Study by UChicago professor reveals persistent race and gender bias in children’s books

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Professor Anjali Adukia. Photo courtesy uchicago.edu

In a new working paper, Assistant Professor Anjali Adukia of the Harris School of Public Policy at University of Chicago found that over the past 100 years, characters in children’s books —as measured by images and text— are largely white and male.

This dominance is also present in books published in recent decades, after heightened awareness about race and gender issues in the world, according to a press release from the University.

Moreover, Adukia and her co-authors—Emileigh Harrison, Teodora Szasz and Hakizumwami Birali Runesha of the University of Chicago, and Alex Eble of Teachers College, Columbia University—found that mainstream children’s books have grown less representative in terms of skin color of characters pictured over the last two decades. Surprisingly, children themselves are underrepresented in children’s books as well.

Adukia believes these findings have important implications for educators and publishers, and others concerned about the influence of books on childhood development.

“Research has demonstrated that the way that people are represented within books can contribute to children’s understanding about what roles they and others can or cannot inhabit,” she said in the press release.

To conduct their research, the authors developed new artificial intelligence tools to analyze images in books. They trained AI models to detect faces, classify skin color, and predict the race, gender and age of the faces.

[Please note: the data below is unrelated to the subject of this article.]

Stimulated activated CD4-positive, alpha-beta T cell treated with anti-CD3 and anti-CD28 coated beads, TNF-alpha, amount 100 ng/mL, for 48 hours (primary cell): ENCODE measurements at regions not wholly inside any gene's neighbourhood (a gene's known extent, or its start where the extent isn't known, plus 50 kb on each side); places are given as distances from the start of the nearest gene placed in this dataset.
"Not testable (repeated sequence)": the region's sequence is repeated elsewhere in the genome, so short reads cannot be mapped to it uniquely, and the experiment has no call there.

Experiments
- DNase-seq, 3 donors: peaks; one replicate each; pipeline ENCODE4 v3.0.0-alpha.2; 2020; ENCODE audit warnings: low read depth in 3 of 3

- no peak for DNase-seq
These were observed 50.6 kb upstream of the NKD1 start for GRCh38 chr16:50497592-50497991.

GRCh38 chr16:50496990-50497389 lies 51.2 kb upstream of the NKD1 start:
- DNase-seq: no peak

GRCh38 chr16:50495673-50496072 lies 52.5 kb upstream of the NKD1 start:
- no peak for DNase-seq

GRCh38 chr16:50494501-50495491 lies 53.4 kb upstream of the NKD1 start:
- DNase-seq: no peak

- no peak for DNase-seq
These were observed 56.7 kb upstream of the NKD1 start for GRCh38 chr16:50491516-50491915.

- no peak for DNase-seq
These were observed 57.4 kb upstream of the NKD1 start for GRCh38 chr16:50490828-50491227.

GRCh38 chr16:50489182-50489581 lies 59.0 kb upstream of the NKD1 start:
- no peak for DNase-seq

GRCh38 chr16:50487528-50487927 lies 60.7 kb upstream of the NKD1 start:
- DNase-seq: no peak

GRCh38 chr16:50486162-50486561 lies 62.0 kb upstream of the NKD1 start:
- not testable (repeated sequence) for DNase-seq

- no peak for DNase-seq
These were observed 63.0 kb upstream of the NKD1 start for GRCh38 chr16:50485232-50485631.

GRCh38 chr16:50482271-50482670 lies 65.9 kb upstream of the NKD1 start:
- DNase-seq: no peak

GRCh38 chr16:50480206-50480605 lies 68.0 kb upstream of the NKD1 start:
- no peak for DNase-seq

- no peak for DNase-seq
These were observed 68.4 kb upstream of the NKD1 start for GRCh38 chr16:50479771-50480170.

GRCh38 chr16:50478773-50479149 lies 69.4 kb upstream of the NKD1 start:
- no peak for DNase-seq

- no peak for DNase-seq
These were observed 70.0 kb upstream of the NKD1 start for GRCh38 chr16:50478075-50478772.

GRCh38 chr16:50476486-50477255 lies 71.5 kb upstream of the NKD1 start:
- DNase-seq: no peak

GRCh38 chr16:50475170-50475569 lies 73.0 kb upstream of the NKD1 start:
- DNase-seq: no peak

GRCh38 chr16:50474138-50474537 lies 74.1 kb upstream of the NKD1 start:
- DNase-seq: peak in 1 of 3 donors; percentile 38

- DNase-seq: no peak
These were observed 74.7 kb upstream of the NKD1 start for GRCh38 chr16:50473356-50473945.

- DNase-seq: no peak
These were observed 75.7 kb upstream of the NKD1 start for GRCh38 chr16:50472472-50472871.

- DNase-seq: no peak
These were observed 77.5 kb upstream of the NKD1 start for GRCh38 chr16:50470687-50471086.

The effort analyzed 1,133 children’s books totaling more than 160,000 pages that were likely to appear in homes, classrooms and school libraries over the last century.

The works were categorized as either: “mainstream books,” those selected without explicit intention to highlight an identity group; and “diversity books,” which did explicitly highlight an identity group.

They found that children were twice as likely to check out mainstream books from a major public library system relative to other books, suggesting greater exposure to the messages in these books.

“We find that mainstream books, which children are more likely to encounter, are more likely to depict characters with lighter skin than ‘diversity books,’ which are specifically selected to highlight people of color or females,” Adukia said in the release.

What she found surprising was that children are portrayed with lighter skin than adults in each collection, which has concerning implications for how perceptions related to youth and innocence may be shaped.

The authors anticipate that their innovative application of AI will lead to further development of tools that can measure how people are represented in books and other media, and thereby help determine what content depicts characters in their full humanity.

Adukia completed her doctoral degree and masters of education degrees at the Harvard University Graduate School of Education, and her bachelor of science degree in molecular and integrative physiology from the University of Illinois at Urbana-Champaign.

She is a faculty research fellow of the National Bureau of Economic Research and a faculty affiliate of the University of Chicago Education Lab and Crime Lab.

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